On the Hadoop host, information is stored into a number of locations within the HDFS during the data transfer:

Table 6.2. Hadoop Replication Directory Locations

Directory/File Description
/user/tungsten Top-level directory for Tungsten Replicator information
/user/tungsten/metadata Location for metadata related to the replication operation
/user/tungsten/metadata/alpha The directory (named after the servicename of the replicator service) that holds service-specific metadata
/user/tungsten/staging Directory of the data transferred
/user/tungsten/staging/servicename Directory of the data transferred from a specific servicename.
/user/tungsten/staging/servicename/databasename Directory of the data transferred specific to a database.
/user/tungsten/staging/servicename/databasename/tablename Directory of the data transferred specific to a table.
/user/tungsten/staging/servicename/databasename/tablename/tablename-###.csv Filename of a single file of the data transferred for a specific table and database.

Files are automatically created, named according to the parent table name, and the starting Tungsten Replicator sequence number for each file that is transferred. The size of the files is determined by the batch and commit parameters. For example, in the truncated list of files below displayed using the hadoop fs command,

shell> hadoop fs -ls /user/tungsten/staging/hadoop/chicago
Found 66 items
-rw-r--r-- 3 cloudera cloudera  1270236 2014-01-13 06:58 /user/tungsten/staging/alpha/hadoop/chicago/chicago-10.csv
-rw-r--r-- 3 cloudera cloudera 10274189 2014-01-13 08:33 /user/tungsten/staging/alpha/hadoop/chicago/chicago-103.csv
-rw-r--r-- 3 cloudera cloudera  1275832 2014-01-13 08:33 /user/tungsten/staging/alpha/hadoop/chicago/chicago-104.csv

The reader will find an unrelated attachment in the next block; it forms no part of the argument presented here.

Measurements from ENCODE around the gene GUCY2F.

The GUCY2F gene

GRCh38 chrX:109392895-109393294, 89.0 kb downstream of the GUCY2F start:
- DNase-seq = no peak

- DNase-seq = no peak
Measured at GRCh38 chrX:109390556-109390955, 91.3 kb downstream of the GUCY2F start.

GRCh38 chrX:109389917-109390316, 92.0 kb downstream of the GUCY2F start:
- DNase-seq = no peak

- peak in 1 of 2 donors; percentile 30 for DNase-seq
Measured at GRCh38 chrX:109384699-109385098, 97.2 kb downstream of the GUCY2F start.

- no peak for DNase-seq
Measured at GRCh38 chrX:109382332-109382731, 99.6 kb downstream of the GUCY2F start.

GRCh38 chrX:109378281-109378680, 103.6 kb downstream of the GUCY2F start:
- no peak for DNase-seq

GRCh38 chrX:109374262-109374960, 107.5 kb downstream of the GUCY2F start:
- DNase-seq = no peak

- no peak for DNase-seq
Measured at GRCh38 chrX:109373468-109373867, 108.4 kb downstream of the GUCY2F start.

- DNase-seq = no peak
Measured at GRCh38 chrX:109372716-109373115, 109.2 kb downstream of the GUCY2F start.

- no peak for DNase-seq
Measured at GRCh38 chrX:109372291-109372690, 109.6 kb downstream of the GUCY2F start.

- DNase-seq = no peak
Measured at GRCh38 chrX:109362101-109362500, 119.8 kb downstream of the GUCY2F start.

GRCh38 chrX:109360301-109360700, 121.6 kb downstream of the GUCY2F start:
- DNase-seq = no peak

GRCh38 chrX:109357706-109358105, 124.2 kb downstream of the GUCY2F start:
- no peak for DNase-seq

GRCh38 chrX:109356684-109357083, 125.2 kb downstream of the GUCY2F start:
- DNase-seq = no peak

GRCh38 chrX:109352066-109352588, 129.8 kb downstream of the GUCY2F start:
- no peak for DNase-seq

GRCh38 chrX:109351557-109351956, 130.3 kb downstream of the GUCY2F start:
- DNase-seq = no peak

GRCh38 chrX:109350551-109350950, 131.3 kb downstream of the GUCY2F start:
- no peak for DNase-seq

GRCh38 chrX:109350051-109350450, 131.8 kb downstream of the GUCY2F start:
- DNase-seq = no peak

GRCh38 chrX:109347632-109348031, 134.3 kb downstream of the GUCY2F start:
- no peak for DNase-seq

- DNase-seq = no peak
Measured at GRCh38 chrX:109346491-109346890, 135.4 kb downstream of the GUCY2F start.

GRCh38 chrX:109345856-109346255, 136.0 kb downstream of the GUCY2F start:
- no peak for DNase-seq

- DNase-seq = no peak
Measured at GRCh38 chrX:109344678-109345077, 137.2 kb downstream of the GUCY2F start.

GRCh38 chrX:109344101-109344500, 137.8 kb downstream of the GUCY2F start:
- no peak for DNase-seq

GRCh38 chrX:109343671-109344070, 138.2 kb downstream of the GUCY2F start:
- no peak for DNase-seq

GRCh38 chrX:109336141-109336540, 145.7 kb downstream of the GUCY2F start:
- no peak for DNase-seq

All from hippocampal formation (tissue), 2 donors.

-rw-r--r-- 3 cloudera cloudera  1275411 2014-01-13 08:33 /user/tungsten/staging/alpha/hadoop/chicago/chicago-105.csv
-rw-r--r-- 3 cloudera cloudera 10370471 2014-01-13 08:33 /user/tungsten/staging/alpha/hadoop/chicago/chicago-113.csv
-rw-r--r-- 3 cloudera cloudera  1279435 2014-01-13 08:33 /user/tungsten/staging/alpha/hadoop/chicago/chicago-114.csv
-rw-r--r-- 3 cloudera cloudera  2544062 2014-01-13 06:58 /user/tungsten/staging/alpha/hadoop/chicago/chicago-12.csv
-rw-r--r-- 3 cloudera cloudera 11694202 2014-01-13 08:33 /user/tungsten/staging/alpha/hadoop/chicago/chicago-123.csv
-rw-r--r-- 3 cloudera cloudera  1279072 2014-01-13 08:34 /user/tungsten/staging/alpha/hadoop/chicago/chicago-124.csv
-rw-r--r-- 3 cloudera cloudera  2570481 2014-01-13 08:34 /user/tungsten/staging/alpha/hadoop/chicago/chicago-126.csv
-rw-r--r-- 3 cloudera cloudera  9073627 2014-01-13 08:34 /user/tungsten/staging/alpha/hadoop/chicago/chicago-133.csv
-rw-r--r-- 3 cloudera cloudera  1279708 2014-01-13 08:34 /user/tungsten/staging/alpha/hadoop/chicago/chicago-134.csv
...

The individual file numbers will not be sequential, as they will depend on the sequence number, batch size and range of tables transferred.